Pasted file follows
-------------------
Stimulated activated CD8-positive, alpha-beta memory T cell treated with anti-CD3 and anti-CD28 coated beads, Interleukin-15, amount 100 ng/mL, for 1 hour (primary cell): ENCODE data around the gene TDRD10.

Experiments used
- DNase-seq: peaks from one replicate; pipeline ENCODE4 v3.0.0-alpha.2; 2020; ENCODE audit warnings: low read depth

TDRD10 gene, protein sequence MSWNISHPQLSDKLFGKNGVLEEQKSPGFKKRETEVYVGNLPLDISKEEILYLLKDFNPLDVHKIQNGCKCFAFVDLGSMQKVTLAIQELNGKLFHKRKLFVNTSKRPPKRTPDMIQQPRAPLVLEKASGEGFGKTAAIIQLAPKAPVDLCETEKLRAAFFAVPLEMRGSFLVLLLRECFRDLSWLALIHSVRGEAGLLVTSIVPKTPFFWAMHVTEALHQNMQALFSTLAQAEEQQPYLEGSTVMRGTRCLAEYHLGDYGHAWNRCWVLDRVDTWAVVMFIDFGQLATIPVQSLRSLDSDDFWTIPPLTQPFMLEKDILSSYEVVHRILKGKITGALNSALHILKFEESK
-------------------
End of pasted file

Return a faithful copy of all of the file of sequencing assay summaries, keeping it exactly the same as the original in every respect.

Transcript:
Stimulated activated CD8-positive, alpha-beta memory T cell treated with anti-CD3 and anti-CD28 coated beads, Interleukin-15, amount 100 ng/mL, for 1 hour (primary cell): ENCODE data around the gene TDRD10.

Experiments used
- DNase-seq: peaks from one replicate; pipeline ENCODE4 v3.0.0-alpha.2; 2020; ENCODE audit warnings: low read depth

TDRD10 gene, protein sequence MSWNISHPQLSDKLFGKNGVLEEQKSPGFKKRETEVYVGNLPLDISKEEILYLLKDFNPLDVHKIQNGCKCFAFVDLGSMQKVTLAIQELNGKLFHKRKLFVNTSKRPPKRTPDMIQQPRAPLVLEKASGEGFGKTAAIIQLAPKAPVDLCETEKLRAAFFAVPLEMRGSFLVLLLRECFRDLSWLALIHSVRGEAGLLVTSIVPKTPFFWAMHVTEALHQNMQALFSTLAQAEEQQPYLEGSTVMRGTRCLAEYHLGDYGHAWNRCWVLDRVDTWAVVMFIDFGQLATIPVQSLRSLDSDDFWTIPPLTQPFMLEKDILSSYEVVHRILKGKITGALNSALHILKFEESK